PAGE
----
For anyone who still thinks DRM is a good idea, here's what a security researcher found: his system had been infected by a "rootkit" simply because he happened to purchase a copy-protected CD from Sony!
Last week when I was testing the latest version of RootkitRevealer (RKR) I ran a scan on one of my systems and was shocked to see evidence of a rootkit. Rootkits are cloaking technologies that hide files, Registry keys, and other system objects from diagnostic and security software, and they are usually employed by malware attempting to keep their implementation hidden. The RKR results window reported a hidden directory, several hidden device drivers, and a hidden application.Another excerpt, from the end of the article:
The entire experience was frustrating and irritating. Not only had Sony put software on my system that uses techniques commonly used by malware to mask its presence, the software is poorly written and provides no means for uninstall. Worse, most users that stumble across the cloaked files with a RKR scan will cripple their computer if they attempt the obvious step of deleting the cloaked files.
Out in the west, it is traditional to joke that a "geek" (a very technical person, especially in computers) does not have much of a social life, and indeed can't even get a girlfriend. This is only a joke, mind you, since most geeks actually have better communication skills than the average non-geek!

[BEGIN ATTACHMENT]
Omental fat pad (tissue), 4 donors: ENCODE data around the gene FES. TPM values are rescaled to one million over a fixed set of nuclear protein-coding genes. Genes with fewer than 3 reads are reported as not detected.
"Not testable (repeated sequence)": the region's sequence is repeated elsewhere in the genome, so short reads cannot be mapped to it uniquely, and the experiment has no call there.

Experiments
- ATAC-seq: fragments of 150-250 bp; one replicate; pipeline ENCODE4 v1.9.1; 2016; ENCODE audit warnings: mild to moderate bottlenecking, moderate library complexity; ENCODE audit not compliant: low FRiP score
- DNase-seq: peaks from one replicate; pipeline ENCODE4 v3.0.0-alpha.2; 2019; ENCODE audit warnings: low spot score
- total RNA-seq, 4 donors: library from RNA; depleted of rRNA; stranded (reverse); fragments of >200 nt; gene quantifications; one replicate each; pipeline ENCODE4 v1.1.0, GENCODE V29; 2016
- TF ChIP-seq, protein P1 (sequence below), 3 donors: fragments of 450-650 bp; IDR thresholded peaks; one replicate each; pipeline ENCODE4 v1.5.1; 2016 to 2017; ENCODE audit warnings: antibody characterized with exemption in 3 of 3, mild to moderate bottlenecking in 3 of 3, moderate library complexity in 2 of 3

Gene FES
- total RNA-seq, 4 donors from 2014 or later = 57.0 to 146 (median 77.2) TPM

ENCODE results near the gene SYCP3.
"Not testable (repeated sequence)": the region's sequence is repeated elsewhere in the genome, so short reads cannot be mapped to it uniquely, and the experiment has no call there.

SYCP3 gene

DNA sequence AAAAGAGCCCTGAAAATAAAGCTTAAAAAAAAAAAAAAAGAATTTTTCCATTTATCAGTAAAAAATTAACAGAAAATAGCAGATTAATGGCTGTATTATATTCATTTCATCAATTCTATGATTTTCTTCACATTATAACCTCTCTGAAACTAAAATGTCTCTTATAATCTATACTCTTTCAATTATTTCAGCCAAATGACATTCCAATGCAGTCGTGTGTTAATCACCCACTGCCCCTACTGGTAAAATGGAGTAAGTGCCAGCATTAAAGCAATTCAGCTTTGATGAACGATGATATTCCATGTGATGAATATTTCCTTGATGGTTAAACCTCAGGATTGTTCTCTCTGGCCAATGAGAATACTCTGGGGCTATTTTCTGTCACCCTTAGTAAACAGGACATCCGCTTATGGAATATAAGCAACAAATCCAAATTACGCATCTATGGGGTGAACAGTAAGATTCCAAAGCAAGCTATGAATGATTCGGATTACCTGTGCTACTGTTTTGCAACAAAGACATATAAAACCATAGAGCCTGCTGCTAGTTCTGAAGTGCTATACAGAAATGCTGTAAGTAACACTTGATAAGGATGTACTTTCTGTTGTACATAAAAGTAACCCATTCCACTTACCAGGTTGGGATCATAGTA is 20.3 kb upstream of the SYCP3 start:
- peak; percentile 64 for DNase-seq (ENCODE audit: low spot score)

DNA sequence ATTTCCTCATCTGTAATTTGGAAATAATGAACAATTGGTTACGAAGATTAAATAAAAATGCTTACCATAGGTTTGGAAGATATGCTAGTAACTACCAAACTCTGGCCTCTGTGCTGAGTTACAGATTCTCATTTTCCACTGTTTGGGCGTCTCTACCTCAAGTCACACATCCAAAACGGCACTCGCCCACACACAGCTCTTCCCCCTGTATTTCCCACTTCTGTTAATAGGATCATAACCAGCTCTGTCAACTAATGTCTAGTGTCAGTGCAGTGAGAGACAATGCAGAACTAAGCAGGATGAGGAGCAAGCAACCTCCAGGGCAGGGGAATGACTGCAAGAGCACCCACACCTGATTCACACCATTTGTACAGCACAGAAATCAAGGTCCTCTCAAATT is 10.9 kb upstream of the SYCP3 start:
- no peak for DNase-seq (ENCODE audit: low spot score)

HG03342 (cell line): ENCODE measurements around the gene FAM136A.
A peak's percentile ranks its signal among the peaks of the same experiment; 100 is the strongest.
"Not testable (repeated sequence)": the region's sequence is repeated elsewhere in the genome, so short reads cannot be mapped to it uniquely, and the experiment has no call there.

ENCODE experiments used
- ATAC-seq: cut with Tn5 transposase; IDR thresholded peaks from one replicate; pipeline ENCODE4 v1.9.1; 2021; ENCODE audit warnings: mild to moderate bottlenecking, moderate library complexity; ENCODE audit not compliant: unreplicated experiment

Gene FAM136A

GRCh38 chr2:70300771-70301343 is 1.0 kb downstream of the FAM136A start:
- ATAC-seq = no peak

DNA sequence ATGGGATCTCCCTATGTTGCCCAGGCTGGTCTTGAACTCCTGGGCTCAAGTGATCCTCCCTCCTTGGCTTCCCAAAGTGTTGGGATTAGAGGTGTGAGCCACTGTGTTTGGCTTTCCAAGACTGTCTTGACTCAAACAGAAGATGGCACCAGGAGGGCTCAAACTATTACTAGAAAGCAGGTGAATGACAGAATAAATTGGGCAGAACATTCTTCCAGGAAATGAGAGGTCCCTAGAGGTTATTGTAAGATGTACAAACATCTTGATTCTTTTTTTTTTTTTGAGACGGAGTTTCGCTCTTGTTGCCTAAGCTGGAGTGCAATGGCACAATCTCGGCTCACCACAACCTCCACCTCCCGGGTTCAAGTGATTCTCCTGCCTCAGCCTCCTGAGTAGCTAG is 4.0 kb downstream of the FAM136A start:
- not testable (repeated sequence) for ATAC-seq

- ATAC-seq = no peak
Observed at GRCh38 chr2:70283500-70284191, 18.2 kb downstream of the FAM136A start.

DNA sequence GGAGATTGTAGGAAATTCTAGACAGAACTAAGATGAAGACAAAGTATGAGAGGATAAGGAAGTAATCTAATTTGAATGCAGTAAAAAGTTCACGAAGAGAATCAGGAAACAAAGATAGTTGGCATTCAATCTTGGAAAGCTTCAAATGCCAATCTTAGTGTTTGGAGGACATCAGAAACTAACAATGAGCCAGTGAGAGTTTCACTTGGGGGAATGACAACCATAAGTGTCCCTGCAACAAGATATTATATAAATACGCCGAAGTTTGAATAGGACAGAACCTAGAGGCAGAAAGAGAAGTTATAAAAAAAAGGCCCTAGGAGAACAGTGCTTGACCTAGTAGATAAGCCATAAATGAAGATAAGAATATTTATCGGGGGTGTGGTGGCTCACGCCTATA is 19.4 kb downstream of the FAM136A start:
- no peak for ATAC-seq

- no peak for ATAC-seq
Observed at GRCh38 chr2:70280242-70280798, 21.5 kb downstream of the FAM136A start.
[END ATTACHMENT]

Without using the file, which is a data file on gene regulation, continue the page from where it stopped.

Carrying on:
What's more fun to note, though, is that I found a girl geek can sometimes get a whole lot of attention from non-geek guys! In this case, this young friend of mine was part of a dance group, and she just happened to use a FOSS program called audacity on Linux to slice-and-dice some song clips for a mixed dance number they were doing!
As a bonus, some of those guys are now interested, if not in Linux itself, at least in audacity!
Hey, we'll do anything to spread the religion -- even dance ;-)
As I did my research for Beyond Java, one recurring theme was that a growing number of people just don't believe Java is productive enough anymore.Since I never managed to learn Java (I call it the "COBOL of the internet", and one COBOL is enough for one lifetime, thanks you!), I'm quite happy to hear something even remotely suggesting this.
Even worse, it shows how the government and private industry make backroom deals to weaken our privacy by compromising everyday equipment like printers. The logical next question is: what other deals have been or are being made to ensure that our technology rats on us?
The spooks apparently said that they did this to combat "counterfeiting". I presume they don't mean currency (since with currency the paper itself is a major part of the security), so they probably mean bonds and stocks, etc. Even then, the real problem is elsewhere. Telgi did not need these kinds of printers to run his stamp paper scam.